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Shakespeare’s Lost Sonnets: A Restoration of the Runes
by Roy Neil Graves, Professor of English
The University of Tennessee at Martin

Set X, Runes 127-140: Texts and Comments 
Copyright © Roy Neil Graves 2004, All Rights Reserved        

             
Proceed to Rune 129
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Rune 128
Second lines, Set X (Sonnets 127-140)

                         Rune 128

     (Second lines, Set X: Sonnets 127-140)

     Whore if it were, it bore not Beauty’s name
     Upon that Blessed Wood whose motion—Zounds!—
     Is loosed in action, and, till action, lust.
 4  Coral is far more red than her lips, red
     As those whose beauties proudly make them cruel,
     Knowing thy heart. Torment me with disdain
     For that deep wound it gives, my friend—and me,
 8  And I, myself, am mortgaged to thy will,
     And Will to boot, and Will in overplus.
     Swear to thy blind fool that I was thy Will
     That they behold and see not what they see.
12 I do believe her, though I know she lies.
     That thy unkindness lays upon my heart,
     My tongue-tied patience, with too much disdain.
__________
     Glosses: 1) Whore (Q Or) puns on Oar, O’er; 2) Zounds (Q sounds) = the oath “His [Christ’s] Wounds!” 3) Is loosed (Q lust) puns, “I sluiced” (i.e., let flow); 4) red is a pun about lip-reading the mute “mistress”; 6) heart puns routinely on art, hard (phallic); 11) they (pun: th’ eye) = the speaker’s three “selves” (see 8); 13) heart puns on art (see 6); 14) tongue-tied points back to l. 4; and with...disdain echoes 6.


     128. Lips Seldom Read

     Whether you call her Whore or not, it wasn’t Beauty I saw
     upon that Cross whose effects—mortal wounds inflicted on Innocence—
     happen after conscious initiative and which, prior to action, are physical desires not acted upon;
  4 her lips—far less “read” than the coral reefs under the sea—are of the color
     favored by creatures made cruel by pride in their own beauty
     and familiarity with your heart. Torture me with disregard,
     my friend, of a sort that wounds me deeply—and me,
  8 myself, and I still remain obliged to do your will,
     and Will to boot, and Will in overabundance.
     Swear to this blind fool (or to Cupid or to some blind fool reading this) that I was your Will
     and that the sum total of all my selves’ visual faculties cannot be trusted for accuracy.
12 I accept what the perverse creature says, though I know she lies.
     My heart (and my art), burdened by your cruel lack of sympathy
     and excessive disdain, experiences mute tediousness that tries my patience.


Comments

          In this knotty text punsterized by a cluster of “Will” nameplays (8-10), the “female” is the recurring, handy conceit for the Q project itself—a tormenting, perversely cruel companion full of beauty and bawdy (1-5). The pun about “reading her lips” (4) and the complex play “I do be-leaf her” (12)—with a glancing, prurient joke about Eve—help sketch the equation “Mss. = Mistress = Mysteries = Runes.” Will berates his “other” muse, the absent, unnamed friend, for equally cruel inattention (5). The poet also wonders what future readers (as in 11) will find in his “mss.”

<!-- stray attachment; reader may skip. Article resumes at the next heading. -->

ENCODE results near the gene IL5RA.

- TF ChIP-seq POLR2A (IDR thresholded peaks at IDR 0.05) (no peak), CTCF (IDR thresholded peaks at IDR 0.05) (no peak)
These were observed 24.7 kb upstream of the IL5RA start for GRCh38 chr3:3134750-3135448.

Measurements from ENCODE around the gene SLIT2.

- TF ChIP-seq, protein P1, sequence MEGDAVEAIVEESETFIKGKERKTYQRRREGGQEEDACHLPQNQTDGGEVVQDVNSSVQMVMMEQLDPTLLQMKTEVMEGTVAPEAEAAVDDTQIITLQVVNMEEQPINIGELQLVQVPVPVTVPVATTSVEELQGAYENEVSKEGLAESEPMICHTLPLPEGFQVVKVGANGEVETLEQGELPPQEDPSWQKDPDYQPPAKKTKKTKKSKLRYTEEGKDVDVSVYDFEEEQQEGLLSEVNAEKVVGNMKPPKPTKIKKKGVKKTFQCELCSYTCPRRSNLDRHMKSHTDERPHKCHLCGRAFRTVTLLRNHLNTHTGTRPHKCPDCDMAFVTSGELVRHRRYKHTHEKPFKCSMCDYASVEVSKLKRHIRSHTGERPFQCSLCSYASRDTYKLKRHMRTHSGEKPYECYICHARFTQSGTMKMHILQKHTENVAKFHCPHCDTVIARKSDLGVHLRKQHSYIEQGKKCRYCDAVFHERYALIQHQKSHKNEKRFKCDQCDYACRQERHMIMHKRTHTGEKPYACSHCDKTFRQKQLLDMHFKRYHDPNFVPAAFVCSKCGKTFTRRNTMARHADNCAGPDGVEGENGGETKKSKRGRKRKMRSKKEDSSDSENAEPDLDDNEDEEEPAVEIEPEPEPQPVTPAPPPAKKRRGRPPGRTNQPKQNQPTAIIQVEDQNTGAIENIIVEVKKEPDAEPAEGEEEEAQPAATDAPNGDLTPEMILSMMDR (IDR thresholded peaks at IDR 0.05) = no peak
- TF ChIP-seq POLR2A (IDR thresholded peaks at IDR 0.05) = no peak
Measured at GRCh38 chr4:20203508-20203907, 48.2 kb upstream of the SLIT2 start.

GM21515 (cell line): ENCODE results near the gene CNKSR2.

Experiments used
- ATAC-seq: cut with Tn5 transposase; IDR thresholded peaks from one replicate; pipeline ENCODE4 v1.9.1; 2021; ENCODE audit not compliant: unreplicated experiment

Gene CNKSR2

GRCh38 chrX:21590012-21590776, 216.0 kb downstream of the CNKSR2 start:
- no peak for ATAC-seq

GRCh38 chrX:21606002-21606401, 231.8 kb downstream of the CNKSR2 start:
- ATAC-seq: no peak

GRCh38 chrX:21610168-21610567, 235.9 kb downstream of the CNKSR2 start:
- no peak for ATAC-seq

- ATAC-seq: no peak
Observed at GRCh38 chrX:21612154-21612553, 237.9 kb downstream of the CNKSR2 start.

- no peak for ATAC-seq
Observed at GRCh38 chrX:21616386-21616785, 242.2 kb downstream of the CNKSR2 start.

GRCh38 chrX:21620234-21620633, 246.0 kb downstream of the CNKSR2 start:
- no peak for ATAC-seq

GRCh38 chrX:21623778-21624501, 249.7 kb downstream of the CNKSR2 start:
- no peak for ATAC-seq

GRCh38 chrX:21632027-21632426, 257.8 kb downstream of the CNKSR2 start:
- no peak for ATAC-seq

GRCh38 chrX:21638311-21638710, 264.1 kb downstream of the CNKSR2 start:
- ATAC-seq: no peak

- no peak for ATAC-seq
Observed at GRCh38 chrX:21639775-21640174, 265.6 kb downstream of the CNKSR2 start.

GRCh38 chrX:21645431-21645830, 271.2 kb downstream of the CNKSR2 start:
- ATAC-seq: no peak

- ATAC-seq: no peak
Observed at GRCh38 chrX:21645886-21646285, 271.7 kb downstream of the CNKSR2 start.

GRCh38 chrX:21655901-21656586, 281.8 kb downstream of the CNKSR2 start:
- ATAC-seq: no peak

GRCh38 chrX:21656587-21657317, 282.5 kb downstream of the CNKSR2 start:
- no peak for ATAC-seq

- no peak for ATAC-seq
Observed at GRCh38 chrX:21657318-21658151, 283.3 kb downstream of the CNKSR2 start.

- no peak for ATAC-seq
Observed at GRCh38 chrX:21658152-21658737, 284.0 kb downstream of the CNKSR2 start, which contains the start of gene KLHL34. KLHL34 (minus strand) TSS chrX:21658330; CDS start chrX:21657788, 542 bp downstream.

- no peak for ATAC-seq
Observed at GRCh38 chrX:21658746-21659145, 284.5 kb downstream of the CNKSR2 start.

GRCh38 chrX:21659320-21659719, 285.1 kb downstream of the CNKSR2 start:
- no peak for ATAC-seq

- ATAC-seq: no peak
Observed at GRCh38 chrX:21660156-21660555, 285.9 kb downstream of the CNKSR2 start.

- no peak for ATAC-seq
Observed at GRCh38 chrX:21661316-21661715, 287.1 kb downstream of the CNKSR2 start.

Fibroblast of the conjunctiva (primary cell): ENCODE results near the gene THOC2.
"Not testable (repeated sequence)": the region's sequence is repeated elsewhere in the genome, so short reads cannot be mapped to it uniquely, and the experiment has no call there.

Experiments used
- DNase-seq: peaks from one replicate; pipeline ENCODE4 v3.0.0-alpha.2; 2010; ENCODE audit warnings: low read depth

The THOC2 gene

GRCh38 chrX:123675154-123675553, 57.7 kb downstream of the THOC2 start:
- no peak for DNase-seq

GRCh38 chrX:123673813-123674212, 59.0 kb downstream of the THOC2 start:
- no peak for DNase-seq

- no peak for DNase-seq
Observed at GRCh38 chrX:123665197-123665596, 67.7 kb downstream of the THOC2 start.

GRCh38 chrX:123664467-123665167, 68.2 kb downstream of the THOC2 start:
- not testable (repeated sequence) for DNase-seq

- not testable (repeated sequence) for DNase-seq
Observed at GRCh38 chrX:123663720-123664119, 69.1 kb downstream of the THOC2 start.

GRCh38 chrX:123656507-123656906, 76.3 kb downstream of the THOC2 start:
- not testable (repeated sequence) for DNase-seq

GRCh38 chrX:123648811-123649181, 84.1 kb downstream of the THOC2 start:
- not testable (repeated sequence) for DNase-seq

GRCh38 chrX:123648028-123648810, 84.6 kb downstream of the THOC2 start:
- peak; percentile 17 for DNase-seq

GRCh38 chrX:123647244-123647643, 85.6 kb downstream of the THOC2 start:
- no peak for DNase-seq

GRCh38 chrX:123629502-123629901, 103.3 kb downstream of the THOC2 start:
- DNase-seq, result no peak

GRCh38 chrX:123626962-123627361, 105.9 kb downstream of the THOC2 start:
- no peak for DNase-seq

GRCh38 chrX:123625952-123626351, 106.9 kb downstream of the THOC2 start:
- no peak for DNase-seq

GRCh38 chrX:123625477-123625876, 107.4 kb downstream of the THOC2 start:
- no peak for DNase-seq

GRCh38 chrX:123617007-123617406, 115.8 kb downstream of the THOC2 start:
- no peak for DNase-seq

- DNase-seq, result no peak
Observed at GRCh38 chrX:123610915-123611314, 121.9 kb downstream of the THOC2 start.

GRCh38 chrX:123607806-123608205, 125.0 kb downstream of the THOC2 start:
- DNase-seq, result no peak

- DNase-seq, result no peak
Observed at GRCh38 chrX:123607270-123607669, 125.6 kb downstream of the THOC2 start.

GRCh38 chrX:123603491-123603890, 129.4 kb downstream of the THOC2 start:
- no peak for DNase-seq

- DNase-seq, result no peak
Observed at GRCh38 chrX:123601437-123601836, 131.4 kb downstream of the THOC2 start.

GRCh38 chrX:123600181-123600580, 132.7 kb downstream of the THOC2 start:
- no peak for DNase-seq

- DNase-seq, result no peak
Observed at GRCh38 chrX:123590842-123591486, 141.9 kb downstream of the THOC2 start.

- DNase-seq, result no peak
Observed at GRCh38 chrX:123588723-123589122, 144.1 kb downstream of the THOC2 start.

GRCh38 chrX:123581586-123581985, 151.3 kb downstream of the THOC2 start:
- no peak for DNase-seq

The latency “Is this a dag-Or?” may help explain the abrupt opening—“Ore? [Metal?] If it were…,” a figure relevant to a “deep wound” (7)—with the closing pun “Dies Dane” epitomizing Hamlet. Similarly, “wood whose motion sounds” rustles like Birnam Wood moving to Dunsinane; “Moor-gagged” (8) describes Desdemona; and “Swear, toothy blind fool…” (10) may suggest Gloucester’s renunciation of the world (Lear 4.6). Given such allusions, the initial “O’er? If it were, it bore not beauty’s name” may gesture toward Will’s whole oeuvre—the “unread mss.” (cf. 4) not yet into print and thus still missed and likely undervalued by those who “behold [onstage], and see not [in print] what they see.”

         Since “Blessed Wood” is an epithet for The Cross, “whose motion sounds…” means “the noises of crucifixion,” with “Zounds”—“His Wounds”—a sacrilegious pun. Self-servingly, Will represents himself as a silent Suffering Servant, using such words as “cruel” (5); “torment,” “disdain” (6, 14); “deep wound” (7); “mortgaged” (8) as “committed to pay a debt”; the idea of “blind” onlookers (11); “I do believe”(12); and other words in the couplet—”unkindness,” “heart,” and “patience.”

         The motif of silence, in this unheard lyric, links “I…am more [Moor-]gagged” (8) with “my tongue-tied patience” (14). Like Will’s “mouth,” some “eyes” here are also inoperative (10-11).